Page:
That said, Unmechanical has its low points and does a poor job at intuitively directing the player at times. I'm not looking for a game to hold my hand, but having to remember which doors you've already passed through in a circular hub area is rather annoying, especially since the order in which they unlock bears no resemblance to where you place the keys. Despite being extremely linear, a couple of infuriating backtracking sections feel like unnecessary, pointless busywork, and one of the puzzles is rather oblique to say the least (in the vaguest possible terms, it involves several critical elements that look like scenery objects, and powers up a machine whose identical fellow isn't attached to a similar device yet is active nonetheless).

Unmechanical Review | Time Well Spent

I also rather assumed, perhaps unreasonably, that Unmechanical had a much deeper subtext underpinning it. Indeed, that's one of the main reasons I continued playing. The juxtaposition of clanking machinery and pulsing biology, not to mention a massive beating heart (I daresay that you'll have noticed it in the screenshots) seemed to hint at something more lurking just behind the scenes, perhaps some thought-provoking themes, symbolism or plot beyond just an anonymous robot's escape from an underground labyrinth. Sadly, this isn't really the case: interesting scenery elements are exactly that, nice to look at, but otherwise just window dressing. A 'multiple-choice ending' also resolves itself in one of the laziest ways possible.

This observation wasn't anywhere near critical enough to warrant deducting a point, and 'narrative' means different things to different people. But while the hours fly by, there's little to look back or reflect on, and a slight twinge of disappointment once it's all over. Unmechanical is brilliant fun while it lasts and more than justifies the price tag, but could have been so much more with just a little more thought.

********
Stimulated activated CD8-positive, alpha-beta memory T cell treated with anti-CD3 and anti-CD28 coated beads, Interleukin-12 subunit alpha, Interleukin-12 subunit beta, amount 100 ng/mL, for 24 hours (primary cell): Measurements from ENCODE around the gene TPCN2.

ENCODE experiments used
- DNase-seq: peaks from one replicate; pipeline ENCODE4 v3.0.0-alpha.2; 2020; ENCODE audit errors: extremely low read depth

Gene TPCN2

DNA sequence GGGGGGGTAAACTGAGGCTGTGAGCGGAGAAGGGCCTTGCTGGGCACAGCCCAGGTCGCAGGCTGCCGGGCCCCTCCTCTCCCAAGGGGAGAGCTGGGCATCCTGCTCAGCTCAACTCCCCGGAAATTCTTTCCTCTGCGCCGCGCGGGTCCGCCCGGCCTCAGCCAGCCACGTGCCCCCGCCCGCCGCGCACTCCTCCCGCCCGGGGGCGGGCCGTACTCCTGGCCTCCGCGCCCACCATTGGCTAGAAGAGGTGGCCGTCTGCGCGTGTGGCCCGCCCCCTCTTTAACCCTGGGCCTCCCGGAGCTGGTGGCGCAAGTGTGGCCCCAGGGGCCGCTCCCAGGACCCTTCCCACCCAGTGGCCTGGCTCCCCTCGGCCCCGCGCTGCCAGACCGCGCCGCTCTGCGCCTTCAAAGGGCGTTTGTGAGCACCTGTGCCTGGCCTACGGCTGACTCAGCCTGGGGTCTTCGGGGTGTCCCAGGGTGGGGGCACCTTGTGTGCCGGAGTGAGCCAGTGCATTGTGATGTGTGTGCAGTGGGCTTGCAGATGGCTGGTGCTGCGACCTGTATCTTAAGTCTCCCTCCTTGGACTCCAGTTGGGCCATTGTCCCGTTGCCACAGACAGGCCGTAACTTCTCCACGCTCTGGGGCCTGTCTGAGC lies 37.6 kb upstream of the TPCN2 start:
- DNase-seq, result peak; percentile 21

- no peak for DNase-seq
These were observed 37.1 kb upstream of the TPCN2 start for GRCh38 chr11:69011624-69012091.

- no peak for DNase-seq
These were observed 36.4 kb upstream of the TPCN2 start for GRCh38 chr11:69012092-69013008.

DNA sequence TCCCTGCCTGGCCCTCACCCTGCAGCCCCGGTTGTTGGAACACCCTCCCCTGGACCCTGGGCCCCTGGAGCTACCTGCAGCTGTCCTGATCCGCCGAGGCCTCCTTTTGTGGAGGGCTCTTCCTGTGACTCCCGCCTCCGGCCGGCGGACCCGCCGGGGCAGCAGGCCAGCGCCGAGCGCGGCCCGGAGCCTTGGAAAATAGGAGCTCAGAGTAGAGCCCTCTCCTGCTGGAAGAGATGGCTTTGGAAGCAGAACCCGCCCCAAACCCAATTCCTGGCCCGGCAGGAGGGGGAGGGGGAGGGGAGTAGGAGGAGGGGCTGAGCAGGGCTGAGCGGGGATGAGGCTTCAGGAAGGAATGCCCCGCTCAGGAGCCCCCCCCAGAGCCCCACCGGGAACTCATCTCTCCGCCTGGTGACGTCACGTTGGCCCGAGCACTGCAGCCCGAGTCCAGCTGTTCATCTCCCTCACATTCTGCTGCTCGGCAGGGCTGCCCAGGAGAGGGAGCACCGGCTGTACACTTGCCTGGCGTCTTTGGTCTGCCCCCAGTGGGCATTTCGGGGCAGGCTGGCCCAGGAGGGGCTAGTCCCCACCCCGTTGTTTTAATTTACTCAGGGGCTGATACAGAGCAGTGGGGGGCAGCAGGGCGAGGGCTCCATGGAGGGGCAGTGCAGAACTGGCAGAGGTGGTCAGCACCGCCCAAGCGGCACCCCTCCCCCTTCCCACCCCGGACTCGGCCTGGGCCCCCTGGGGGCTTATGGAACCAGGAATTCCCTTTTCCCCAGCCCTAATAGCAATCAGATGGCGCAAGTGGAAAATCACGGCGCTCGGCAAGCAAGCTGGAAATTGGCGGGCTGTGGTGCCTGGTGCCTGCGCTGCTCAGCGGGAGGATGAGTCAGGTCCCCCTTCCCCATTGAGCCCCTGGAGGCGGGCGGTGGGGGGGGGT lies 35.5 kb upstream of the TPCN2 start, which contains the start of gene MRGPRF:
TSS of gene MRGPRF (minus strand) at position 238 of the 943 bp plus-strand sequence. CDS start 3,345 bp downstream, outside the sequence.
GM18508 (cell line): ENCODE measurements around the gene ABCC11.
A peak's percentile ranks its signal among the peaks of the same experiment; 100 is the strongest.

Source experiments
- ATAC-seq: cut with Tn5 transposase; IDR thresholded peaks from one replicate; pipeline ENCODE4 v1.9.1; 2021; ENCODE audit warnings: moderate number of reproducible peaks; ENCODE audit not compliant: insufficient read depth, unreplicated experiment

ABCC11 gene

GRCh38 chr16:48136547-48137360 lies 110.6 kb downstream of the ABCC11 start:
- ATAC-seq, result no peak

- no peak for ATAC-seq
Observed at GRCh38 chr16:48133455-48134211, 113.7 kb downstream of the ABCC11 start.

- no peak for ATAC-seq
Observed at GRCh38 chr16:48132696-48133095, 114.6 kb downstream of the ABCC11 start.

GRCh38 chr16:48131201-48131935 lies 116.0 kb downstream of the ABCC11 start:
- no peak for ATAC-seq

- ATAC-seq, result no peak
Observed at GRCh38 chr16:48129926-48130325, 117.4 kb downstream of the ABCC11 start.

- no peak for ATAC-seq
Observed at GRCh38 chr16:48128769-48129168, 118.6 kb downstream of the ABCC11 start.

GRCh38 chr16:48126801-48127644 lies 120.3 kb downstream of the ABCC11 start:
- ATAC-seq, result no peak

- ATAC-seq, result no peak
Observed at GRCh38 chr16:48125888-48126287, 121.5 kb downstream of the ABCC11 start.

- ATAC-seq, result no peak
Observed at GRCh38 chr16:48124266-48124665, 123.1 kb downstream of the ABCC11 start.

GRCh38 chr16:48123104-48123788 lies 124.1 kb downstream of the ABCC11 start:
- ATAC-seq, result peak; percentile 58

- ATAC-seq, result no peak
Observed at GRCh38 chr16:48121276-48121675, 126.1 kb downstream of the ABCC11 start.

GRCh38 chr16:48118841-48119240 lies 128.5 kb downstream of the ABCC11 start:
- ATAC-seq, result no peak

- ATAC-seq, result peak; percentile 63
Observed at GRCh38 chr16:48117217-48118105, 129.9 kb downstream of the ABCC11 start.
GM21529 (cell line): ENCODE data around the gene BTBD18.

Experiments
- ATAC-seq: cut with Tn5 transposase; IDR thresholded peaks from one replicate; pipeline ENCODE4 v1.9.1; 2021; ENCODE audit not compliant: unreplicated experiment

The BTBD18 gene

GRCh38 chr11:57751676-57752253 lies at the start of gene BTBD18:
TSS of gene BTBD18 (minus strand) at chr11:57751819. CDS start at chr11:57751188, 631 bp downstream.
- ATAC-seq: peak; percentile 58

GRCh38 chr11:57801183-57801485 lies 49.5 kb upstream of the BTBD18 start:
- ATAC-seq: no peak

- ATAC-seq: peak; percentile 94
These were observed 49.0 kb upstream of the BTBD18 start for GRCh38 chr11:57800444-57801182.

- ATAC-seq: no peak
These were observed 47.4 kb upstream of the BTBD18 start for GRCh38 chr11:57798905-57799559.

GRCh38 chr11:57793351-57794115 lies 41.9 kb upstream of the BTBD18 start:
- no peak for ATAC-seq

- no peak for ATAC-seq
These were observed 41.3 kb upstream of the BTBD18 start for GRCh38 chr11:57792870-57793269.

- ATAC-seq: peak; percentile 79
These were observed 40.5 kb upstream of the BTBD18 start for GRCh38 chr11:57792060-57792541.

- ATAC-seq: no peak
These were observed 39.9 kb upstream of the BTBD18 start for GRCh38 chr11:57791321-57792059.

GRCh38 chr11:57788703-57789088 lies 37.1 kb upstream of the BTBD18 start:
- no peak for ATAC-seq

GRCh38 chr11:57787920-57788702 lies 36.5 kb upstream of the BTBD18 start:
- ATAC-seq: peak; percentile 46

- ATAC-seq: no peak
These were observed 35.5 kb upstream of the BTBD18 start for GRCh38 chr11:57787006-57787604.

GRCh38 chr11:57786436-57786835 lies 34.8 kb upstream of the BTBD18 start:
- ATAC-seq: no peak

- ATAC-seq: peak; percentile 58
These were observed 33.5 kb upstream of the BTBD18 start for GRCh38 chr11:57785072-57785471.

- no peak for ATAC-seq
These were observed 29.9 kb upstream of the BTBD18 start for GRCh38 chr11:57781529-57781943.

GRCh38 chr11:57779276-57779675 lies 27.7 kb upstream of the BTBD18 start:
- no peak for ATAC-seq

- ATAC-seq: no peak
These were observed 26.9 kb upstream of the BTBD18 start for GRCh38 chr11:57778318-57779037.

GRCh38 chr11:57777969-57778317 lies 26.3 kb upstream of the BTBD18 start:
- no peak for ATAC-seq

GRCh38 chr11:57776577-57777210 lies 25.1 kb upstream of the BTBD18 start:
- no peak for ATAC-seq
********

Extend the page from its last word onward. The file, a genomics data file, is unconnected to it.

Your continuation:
Either way, just go play it already.


  • Compelling, mechanically nigh-perfect puzzling
  • Brilliantly-designed and balanced puzzles
  • Devastatingly handsome


  • Poor signposting
  • Doesn't innovate (you'll have seen many of these puzzles before, only worse)
  • Unsatisfying resolution

The Short Version: Unmechanical provides four wonderful hours of mechanically-perfect puzzling, trapping you willingly in its gorgeous labyrinth for the duration. Despite a couple of issues and a slight lack of real innovation, Unmechanical joins the wealth of fantastic student projects that evolved into excellent games, and provides an experience that's more polished and balanced than any number of big-budget titles I could mention. It's time (and money) well spent.

Unmechanical Review | Time Well Spent

Add a comment2 comments
Zappanale  Aug. 11, 2012 at 12:03

Having paid £7 for this, and finishing it (incl. both endings) in an evening, I certainly don't feel ripped off.

Although I will admit one puzzle (it involved TVs and blocks) had me going for the walkthrough. =(

JonLester  Aug. 11, 2012 at 15:52

Having paid £7 for this, and finishing it (incl. both endings) in an evening, I certainly don't feel ripped off.

Although I will admit one puzzle (it involved TVs and blocks) had me going for the walkthrough. =(

You had the right idea - in fact, this is one of the only times when I'd recommend playing through a 'short and sweet' indie game in a single session rather than rationing. It makes much more sense as a coherent whole.

And yes, it's brilliant value and appropriately-sized rather than short.

Last edited by JonLester, Aug. 11, 2012 at 15:53